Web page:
Groups representing the tech industry filed a lawsuit to block the enforcement of Florida’s anti-censorship law, S.B. 7072, which was signed in late May, and is set to take effect on July 1.
The court denied the state’s request for more time to prepare for the lawsuit.
To convince the court to give it more time, the state said it would delay enforcement until Aug 1. With the request denied, the state has to be fully prepared to fight the tech industry groups in the June 28 hearing.
According to NetChoice, one of the tech industry trade groups that filed the lawsuit, the state knew the law would be challenged, and, therefore, should not have been caught off-guard.
“The state knew time and time again they were going to be tested on this lawsuit,” said Carl Szabo, NetChoice’s VP. “Everything they’re complaining about, they’ve known for months.”
He further argued that the deal to delay the hearing that the state proposed, did not protect social media companies.
“The state may delay enforcement, that doesn’t mean they’ll delay accruing the penalties for future enforcement,” said Szabo.
Additionally, the delay would not prevent individual users from suing tech companies if they felt they were wrongly censored.
“So in short, the state was not offering much and the burdens that the bill creates would still have persisted for our members,” said Matthew Schrues, president of the Computer & Communications Industry Association. “The only meaningful relief that we can get at this point is a prompt ruling on the merits that this statute is unconstitutional.”
Meanwhile, the tech industry trade groups are confident the law will be blocked, and will never be enforced.
“It doesn’t take a rock star to know that this law is unconstitutional and flies in the face of the First Amendment. The state just can’t come down on a private industry and tell them that they have to say something that the state wants you to say,” said Szabo.
A ruling on the lawsuit is expected before July 1, when the law is expected to take effect.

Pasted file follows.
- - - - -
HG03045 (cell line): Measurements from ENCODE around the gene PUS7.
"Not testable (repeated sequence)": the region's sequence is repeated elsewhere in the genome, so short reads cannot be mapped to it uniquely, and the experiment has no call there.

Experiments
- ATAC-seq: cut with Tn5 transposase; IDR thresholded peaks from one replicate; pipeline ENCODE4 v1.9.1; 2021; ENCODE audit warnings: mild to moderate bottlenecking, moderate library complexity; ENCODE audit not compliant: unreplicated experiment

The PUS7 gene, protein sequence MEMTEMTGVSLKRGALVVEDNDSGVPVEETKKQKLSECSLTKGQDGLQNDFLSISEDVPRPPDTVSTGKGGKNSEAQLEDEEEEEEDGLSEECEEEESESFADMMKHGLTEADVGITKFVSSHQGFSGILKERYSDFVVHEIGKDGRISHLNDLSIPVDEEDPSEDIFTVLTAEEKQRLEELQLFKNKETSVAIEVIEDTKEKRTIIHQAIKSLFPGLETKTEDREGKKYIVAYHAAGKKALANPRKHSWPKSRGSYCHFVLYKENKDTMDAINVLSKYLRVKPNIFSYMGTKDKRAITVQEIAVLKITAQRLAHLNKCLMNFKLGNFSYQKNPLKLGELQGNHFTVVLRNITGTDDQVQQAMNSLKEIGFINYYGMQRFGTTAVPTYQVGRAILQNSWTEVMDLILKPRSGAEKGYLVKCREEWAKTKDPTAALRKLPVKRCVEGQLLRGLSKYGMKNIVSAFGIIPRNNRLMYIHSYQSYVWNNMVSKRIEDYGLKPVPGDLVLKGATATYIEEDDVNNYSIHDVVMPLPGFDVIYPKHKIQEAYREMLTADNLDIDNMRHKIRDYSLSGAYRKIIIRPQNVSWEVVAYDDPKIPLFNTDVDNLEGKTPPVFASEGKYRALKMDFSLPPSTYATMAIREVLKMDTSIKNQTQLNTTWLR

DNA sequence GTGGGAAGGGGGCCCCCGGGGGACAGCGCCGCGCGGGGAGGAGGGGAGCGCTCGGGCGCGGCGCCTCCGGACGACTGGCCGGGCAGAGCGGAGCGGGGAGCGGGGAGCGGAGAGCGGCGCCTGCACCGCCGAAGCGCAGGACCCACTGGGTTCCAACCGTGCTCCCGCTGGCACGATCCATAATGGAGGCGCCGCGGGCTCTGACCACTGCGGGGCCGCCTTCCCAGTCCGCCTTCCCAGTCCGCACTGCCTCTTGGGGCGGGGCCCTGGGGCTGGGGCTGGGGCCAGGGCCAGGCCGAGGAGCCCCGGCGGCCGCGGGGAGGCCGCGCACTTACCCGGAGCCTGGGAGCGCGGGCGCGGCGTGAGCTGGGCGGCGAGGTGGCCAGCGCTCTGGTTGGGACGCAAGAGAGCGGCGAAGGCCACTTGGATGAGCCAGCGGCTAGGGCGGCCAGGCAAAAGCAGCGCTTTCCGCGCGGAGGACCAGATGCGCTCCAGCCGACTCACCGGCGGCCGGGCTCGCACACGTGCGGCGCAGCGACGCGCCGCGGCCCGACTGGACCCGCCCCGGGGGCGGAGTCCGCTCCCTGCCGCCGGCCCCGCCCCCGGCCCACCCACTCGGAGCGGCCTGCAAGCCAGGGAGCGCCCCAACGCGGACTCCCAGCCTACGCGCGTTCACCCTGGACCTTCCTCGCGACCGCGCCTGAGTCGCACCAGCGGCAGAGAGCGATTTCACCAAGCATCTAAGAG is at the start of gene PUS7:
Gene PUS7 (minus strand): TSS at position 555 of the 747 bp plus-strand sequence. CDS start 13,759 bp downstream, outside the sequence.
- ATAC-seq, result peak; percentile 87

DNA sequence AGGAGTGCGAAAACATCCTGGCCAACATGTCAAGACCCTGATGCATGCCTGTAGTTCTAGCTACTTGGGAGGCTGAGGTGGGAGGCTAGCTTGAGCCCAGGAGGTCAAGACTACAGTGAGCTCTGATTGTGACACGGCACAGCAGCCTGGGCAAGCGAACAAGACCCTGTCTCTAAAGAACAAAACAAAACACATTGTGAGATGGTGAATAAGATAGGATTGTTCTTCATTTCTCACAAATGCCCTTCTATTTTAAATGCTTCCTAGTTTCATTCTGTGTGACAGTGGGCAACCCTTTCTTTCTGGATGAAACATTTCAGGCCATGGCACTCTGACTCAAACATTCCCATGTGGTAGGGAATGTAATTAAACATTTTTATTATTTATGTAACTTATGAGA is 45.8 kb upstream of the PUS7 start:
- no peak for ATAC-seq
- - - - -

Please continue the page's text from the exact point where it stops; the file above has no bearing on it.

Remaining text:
One of the legal briefs was filed by a group of nine tech industry and civil society organizations including the Chamber of Commerce and the National Black Justice Coalition. The other one was filed by tech policy think tank TechFreedom. Both legal briefs support a federal lawsuit filed last month by tech industry trade groups, seeking to block the enforcement of the law.
The two legal briefs argue that the anti-censorship bill, S.B. 7072, signed into law by Gov. Ron DeSantis last month, will increase “disinformation, online harassment, and incendiary online content.”
“The Act will irreparably harm consumers by depriving them of the protections that they have come to expect as part of their online experiences, making them vulnerable to malicious and harmful actors and content, and denying them the healthy online environment that is essential to performing myriad tasks of everyday life from work to school to staying in touch with family and friends,” the tech industry organizations wrote.
The law, which is supposed to take effect on July 1, makes it illegal to unfairly censor Floridians, requires online platforms to give users a seven-day notice before suspension, and social media companies will incur daily fines for censoring political candidates in the state.
TechFreedom’s issue with the law is that it might backfire and actually result in less freedom of expression, instead of more.
“Because SB 7072 blatantly violates the First Amendment, there is no need even to reach the topic of common carriage,” said Corbin Barthold, internet policy counsel at TechFreedom. “But should the court see the need to address the common carriage theory, our brief explains in detail why it is a dead end for Florida.”
Common carriers is a legal term that refers to businesses that serve a huge population, such as trains, telecoms, and utility companies. Common carriers are prohibited by law from discriminating.
A few weeks ago, Sen. Bill Hagerty introduced a bill seeking to redefine Big Tech platforms as common carriers.
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Author: Dan Frieth
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